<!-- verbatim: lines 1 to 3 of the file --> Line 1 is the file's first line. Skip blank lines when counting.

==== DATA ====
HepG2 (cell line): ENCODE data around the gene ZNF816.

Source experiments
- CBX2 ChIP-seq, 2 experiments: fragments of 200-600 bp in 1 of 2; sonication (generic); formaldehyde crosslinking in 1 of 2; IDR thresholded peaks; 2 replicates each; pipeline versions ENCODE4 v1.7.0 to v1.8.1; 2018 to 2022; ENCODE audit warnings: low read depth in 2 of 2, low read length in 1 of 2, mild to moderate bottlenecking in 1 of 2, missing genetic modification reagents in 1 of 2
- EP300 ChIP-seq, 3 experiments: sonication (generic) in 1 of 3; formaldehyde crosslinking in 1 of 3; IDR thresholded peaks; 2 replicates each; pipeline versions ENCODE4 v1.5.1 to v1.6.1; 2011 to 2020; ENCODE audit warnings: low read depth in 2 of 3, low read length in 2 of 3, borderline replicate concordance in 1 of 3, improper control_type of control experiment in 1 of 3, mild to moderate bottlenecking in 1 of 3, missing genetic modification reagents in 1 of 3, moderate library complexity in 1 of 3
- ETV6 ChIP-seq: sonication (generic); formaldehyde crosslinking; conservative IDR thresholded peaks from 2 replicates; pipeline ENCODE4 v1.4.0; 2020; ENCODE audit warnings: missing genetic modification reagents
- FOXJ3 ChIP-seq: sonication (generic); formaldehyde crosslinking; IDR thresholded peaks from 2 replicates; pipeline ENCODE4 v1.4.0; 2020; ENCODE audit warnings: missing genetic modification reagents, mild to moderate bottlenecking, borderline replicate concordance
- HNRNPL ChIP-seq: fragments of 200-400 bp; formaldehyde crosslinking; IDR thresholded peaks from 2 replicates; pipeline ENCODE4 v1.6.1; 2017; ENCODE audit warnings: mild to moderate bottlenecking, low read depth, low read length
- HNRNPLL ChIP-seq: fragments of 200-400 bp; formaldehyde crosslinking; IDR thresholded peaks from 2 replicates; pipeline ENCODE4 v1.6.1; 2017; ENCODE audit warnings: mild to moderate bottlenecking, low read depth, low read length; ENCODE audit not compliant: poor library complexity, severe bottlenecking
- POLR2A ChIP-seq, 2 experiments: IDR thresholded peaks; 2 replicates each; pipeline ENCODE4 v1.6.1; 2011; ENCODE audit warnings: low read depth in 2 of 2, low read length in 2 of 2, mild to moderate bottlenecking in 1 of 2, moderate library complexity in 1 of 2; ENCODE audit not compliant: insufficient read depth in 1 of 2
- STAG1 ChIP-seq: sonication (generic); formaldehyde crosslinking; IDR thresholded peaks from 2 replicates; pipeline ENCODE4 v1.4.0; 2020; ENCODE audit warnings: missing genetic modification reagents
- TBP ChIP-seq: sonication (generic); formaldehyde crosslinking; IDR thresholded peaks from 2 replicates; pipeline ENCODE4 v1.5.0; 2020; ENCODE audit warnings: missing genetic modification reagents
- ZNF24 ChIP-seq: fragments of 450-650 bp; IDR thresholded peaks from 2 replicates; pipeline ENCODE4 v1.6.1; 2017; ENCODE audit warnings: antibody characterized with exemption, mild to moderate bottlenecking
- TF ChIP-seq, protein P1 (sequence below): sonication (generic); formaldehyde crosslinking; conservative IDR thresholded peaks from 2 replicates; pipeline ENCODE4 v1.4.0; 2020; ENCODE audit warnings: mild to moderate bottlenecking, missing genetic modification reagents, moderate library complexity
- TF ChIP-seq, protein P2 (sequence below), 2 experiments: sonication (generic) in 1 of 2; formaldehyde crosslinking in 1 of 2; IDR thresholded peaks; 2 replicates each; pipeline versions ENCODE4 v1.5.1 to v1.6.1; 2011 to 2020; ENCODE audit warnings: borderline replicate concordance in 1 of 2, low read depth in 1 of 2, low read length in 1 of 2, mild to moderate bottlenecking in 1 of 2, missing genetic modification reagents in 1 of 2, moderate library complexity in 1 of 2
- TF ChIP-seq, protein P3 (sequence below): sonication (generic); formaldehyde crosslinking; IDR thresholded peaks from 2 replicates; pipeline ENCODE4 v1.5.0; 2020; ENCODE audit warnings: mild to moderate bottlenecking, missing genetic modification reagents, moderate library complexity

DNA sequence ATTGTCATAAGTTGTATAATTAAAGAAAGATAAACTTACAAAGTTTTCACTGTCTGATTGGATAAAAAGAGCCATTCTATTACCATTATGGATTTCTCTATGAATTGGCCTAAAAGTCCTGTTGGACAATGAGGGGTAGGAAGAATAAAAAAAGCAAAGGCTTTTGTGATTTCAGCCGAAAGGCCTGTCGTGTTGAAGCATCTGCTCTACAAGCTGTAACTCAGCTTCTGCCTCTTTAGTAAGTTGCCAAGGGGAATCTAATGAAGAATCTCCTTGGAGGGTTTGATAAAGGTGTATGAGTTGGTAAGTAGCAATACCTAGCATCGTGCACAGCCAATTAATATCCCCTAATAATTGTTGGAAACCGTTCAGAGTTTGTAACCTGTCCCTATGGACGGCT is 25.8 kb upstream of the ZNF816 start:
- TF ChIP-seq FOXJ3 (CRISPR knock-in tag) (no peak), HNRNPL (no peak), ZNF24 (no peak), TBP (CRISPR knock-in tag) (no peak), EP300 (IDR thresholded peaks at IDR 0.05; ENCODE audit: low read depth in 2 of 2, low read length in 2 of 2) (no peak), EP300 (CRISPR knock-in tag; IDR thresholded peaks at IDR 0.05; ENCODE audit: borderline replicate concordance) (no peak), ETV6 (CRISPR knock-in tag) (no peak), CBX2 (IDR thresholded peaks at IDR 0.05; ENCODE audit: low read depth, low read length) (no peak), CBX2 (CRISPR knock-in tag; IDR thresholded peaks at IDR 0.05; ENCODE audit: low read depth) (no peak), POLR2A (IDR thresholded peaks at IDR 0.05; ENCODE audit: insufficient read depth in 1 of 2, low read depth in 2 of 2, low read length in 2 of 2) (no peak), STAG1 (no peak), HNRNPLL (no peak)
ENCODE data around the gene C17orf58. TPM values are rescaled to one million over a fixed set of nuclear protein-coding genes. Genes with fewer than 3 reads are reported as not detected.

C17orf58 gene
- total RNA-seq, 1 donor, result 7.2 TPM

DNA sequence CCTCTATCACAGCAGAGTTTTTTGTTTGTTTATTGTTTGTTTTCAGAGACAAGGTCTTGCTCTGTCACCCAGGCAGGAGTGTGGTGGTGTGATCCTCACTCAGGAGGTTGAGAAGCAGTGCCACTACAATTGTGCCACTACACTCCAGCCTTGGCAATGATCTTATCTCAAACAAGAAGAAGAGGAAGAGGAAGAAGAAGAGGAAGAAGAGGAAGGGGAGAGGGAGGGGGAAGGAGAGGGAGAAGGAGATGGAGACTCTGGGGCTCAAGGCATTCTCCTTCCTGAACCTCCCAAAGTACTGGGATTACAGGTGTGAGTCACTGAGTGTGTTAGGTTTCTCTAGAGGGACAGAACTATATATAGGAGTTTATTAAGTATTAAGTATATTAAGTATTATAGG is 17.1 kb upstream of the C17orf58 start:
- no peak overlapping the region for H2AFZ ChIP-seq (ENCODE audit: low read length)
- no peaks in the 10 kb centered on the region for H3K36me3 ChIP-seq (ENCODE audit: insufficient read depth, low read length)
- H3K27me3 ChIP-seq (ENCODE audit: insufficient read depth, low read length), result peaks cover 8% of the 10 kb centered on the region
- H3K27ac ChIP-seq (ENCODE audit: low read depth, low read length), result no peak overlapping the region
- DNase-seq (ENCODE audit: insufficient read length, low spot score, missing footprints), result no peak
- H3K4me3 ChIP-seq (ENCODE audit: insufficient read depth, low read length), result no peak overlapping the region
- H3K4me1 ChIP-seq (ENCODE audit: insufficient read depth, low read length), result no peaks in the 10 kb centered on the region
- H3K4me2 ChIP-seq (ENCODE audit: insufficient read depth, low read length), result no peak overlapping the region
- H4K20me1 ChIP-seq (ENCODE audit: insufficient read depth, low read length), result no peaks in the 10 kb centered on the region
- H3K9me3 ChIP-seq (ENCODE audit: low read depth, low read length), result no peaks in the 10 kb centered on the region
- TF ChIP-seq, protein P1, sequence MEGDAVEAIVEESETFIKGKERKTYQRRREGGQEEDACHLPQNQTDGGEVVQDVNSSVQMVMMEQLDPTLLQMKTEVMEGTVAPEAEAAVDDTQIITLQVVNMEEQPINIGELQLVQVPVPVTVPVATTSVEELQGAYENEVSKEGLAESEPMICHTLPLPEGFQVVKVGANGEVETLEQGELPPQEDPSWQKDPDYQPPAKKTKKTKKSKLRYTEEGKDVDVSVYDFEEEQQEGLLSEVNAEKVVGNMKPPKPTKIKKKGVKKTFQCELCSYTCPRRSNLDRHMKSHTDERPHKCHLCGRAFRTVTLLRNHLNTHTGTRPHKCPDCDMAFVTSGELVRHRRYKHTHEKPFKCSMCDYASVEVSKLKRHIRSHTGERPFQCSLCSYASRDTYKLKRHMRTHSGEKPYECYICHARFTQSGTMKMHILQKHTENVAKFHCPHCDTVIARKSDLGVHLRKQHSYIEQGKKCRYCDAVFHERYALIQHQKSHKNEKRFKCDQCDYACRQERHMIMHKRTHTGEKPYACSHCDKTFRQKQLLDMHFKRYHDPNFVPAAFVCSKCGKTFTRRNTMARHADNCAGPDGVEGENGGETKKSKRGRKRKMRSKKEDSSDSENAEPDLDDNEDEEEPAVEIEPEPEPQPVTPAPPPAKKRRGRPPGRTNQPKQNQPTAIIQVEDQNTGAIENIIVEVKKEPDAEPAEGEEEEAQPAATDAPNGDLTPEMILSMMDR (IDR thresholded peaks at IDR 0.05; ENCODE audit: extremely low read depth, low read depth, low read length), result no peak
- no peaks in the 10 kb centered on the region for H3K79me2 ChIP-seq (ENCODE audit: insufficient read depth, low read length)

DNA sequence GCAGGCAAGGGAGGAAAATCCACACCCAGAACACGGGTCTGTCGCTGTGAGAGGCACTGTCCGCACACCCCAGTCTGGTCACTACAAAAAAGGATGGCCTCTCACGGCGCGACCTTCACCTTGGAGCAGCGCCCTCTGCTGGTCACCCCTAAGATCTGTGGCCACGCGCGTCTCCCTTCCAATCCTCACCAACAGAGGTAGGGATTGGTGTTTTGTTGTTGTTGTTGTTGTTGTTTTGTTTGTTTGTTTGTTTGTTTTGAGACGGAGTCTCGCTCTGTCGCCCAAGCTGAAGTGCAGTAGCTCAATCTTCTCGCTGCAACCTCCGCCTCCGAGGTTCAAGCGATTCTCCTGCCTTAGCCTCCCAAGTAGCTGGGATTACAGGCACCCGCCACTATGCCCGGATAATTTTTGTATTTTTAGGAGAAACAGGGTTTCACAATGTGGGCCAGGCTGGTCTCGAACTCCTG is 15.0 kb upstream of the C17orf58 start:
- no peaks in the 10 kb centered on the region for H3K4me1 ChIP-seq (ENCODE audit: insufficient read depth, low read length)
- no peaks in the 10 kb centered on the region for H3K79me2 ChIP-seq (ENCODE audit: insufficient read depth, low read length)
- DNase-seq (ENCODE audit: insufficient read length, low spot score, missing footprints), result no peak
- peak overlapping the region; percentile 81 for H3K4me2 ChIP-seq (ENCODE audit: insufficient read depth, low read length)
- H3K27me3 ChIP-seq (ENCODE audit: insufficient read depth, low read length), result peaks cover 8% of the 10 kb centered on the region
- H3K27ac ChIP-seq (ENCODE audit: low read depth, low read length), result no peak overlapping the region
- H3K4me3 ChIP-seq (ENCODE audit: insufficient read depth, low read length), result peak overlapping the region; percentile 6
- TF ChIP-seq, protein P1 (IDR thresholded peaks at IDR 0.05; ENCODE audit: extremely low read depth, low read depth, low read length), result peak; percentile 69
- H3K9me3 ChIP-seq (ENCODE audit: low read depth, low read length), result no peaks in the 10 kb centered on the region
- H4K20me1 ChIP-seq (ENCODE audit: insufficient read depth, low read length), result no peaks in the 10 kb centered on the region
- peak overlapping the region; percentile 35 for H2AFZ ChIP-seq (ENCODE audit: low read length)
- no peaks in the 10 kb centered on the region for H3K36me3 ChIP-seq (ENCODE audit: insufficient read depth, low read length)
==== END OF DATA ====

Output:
HepG2 (cell line): ENCODE data around the gene ZNF816.

Source experiments
- CBX2 ChIP-seq, 2 experiments: fragments of 200-600 bp in 1 of 2; sonication (generic); formaldehyde crosslinking in 1 of 2; IDR thresholded peaks; 2 replicates each; pipeline versions ENCODE4 v1.7.0 to v1.8.1; 2018 to 2022; ENCODE audit warnings: low read depth in 2 of 2, low read length in 1 of 2, mild to moderate bottlenecking in 1 of 2, missing genetic modification reagents in 1 of 2